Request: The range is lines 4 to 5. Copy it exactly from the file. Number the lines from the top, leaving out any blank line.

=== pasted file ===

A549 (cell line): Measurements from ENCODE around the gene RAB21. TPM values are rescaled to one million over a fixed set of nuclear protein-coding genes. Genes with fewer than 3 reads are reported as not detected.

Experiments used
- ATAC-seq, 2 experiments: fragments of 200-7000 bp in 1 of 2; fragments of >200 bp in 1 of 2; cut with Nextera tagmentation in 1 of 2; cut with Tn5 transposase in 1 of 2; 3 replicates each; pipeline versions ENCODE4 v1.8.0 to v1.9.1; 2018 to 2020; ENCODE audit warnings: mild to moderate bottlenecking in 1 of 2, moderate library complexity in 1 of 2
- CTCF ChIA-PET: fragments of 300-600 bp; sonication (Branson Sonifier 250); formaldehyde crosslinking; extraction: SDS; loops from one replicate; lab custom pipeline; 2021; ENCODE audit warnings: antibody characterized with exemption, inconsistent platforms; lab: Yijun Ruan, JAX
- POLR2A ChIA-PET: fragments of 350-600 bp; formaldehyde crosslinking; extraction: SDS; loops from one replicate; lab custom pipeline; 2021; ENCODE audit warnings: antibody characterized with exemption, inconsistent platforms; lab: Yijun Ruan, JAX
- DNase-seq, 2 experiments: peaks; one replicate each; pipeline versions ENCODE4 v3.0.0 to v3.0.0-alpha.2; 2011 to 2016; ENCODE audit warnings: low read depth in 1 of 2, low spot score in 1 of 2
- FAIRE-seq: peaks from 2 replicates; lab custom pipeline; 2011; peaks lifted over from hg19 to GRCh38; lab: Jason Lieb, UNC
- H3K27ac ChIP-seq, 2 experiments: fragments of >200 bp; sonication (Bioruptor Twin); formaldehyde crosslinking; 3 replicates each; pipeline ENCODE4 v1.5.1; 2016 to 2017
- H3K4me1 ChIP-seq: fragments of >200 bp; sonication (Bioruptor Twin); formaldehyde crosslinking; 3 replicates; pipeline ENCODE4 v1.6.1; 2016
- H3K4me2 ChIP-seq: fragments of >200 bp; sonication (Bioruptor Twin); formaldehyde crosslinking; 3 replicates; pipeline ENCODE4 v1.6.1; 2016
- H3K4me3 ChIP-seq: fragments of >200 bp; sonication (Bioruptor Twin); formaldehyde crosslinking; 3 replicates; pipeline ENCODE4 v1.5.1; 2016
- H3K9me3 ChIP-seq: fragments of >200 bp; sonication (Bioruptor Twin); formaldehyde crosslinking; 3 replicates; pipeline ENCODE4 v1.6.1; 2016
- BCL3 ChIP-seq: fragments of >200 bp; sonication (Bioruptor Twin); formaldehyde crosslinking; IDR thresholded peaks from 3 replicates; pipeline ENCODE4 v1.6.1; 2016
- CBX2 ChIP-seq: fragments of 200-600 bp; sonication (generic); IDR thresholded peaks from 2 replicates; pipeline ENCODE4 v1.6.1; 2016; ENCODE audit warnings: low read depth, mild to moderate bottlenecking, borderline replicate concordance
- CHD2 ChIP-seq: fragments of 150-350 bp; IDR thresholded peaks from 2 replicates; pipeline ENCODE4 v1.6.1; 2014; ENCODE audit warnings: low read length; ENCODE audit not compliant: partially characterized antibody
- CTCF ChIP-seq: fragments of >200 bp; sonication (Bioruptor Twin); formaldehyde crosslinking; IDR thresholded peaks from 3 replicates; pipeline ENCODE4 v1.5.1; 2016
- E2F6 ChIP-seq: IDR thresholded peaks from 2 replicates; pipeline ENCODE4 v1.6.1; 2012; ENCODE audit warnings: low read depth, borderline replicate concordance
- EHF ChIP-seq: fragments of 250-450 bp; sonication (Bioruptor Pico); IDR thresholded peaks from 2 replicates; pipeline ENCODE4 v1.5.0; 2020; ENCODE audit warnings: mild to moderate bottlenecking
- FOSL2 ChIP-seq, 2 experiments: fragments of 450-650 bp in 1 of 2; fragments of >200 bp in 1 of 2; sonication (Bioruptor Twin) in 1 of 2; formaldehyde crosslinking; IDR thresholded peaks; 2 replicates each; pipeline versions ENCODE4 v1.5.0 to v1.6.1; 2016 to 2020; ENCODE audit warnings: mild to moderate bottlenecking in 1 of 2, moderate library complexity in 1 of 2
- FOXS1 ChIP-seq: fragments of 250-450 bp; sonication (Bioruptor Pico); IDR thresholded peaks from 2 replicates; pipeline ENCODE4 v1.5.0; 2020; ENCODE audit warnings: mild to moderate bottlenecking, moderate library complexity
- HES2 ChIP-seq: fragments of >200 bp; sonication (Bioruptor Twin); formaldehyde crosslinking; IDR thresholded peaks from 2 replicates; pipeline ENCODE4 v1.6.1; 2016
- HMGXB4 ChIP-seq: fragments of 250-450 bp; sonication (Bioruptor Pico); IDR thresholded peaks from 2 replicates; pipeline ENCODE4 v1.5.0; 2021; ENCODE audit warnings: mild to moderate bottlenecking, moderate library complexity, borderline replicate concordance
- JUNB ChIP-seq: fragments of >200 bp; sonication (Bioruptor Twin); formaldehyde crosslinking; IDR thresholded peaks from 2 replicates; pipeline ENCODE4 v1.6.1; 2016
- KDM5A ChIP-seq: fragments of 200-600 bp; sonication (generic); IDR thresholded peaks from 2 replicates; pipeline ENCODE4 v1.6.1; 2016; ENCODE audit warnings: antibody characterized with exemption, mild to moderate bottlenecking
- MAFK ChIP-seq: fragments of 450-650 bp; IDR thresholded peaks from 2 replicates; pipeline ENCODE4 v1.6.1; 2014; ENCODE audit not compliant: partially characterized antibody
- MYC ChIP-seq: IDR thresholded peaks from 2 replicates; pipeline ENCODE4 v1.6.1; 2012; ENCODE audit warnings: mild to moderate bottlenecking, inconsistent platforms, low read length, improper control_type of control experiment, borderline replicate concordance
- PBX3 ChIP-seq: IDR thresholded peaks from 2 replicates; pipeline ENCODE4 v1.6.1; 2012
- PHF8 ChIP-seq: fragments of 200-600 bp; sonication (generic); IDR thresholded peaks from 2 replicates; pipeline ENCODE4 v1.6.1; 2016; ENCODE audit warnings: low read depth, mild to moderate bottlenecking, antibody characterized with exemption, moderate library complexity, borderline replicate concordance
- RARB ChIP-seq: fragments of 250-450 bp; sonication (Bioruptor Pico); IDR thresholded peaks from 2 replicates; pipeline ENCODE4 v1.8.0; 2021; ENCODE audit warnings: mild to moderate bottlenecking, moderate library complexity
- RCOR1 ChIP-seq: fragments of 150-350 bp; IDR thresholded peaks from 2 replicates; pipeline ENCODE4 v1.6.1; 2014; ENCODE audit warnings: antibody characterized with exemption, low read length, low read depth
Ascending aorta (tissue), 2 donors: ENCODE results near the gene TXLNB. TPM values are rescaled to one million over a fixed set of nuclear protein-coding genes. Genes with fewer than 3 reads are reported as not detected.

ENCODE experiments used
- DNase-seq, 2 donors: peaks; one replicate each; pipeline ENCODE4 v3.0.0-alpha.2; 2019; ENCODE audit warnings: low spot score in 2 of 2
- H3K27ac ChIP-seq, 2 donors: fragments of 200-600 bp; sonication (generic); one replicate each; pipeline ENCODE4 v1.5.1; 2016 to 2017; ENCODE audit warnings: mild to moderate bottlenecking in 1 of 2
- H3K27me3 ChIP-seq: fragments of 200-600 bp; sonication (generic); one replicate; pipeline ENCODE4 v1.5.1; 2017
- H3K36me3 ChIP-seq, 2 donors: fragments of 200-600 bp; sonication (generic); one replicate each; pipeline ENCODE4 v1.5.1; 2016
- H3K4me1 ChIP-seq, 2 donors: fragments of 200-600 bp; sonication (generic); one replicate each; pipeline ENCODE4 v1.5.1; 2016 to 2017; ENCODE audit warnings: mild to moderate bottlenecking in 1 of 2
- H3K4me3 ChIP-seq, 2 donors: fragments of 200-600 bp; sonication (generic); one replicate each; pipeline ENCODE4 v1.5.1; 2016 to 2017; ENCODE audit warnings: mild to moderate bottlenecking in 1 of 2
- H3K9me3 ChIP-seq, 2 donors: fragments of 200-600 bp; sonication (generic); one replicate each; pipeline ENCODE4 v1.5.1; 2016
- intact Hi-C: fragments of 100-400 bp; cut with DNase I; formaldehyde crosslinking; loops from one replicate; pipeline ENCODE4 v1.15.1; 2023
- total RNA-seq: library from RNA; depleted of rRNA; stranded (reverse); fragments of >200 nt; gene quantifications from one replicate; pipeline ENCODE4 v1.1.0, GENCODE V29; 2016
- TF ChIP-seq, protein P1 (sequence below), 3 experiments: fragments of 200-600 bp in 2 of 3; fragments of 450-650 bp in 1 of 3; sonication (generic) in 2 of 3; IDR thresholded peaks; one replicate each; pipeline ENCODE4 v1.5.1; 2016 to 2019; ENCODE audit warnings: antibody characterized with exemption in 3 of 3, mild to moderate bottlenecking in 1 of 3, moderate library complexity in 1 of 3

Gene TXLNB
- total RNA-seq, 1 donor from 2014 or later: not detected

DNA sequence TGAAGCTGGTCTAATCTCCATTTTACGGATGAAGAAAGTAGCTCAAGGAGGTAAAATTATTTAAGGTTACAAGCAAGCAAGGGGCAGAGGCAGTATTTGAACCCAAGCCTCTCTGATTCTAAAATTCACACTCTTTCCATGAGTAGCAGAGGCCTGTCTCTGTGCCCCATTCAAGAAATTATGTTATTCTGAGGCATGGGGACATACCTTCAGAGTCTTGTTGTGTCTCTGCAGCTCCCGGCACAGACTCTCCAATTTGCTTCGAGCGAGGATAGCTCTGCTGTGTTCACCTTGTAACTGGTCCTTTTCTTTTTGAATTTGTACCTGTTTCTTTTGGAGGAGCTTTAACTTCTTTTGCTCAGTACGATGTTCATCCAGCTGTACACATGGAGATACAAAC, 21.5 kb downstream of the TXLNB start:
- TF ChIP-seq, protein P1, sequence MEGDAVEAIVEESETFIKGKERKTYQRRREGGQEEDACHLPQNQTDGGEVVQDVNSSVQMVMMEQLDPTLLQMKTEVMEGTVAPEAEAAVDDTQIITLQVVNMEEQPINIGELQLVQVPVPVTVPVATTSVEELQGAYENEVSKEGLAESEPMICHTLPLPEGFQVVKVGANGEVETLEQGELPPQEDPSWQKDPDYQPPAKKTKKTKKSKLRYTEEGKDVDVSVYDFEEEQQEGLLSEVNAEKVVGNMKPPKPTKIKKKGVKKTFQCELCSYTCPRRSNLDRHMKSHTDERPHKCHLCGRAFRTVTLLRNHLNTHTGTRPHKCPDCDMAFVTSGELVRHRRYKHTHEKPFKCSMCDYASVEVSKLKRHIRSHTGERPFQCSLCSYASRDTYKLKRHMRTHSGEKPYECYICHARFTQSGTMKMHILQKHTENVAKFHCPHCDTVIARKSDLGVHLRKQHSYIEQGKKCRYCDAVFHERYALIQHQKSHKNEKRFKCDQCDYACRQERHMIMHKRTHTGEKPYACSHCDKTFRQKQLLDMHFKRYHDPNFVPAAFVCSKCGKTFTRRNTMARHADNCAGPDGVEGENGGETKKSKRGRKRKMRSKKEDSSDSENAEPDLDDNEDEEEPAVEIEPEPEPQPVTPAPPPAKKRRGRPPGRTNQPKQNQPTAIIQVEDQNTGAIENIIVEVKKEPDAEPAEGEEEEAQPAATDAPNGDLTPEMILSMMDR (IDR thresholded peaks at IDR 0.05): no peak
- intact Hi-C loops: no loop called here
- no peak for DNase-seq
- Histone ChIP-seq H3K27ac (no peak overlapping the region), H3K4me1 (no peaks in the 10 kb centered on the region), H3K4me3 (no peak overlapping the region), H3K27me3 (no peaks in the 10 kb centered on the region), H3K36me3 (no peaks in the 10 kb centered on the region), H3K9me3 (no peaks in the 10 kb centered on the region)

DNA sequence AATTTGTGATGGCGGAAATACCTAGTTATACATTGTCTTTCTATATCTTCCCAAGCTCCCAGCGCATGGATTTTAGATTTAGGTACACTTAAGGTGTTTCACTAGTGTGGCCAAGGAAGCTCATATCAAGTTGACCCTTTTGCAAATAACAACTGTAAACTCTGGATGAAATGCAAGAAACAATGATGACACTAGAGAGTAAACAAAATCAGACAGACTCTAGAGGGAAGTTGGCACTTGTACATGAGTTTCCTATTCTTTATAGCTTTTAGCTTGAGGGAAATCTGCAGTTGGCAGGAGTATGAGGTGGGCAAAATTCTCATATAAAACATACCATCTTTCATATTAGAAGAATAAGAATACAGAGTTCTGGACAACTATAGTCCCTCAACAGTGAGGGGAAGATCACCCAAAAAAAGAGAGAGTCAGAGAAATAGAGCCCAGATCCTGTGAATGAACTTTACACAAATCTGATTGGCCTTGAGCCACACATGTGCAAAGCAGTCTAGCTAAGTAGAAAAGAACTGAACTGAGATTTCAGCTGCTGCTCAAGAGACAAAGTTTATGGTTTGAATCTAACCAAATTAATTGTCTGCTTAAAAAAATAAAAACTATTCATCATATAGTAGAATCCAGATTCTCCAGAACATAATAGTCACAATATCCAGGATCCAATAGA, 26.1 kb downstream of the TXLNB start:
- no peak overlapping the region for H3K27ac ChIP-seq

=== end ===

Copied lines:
- CTCF ChIA-PET: fragments of 300-600 bp; sonication (Branson Sonifier 250); formaldehyde crosslinking; extraction: SDS; loops from one replicate; lab custom pipeline; 2021; ENCODE audit warnings: antibody characterized with exemption, inconsistent platforms; lab: Yijun Ruan, JAX
- POLR2A ChIA-PET: fragments of 350-600 bp; formaldehyde crosslinking; extraction: SDS; loops from one replicate; lab custom pipeline; 2021; ENCODE audit warnings: antibody characterized with exemption, inconsistent platforms; lab: Yijun Ruan, JAX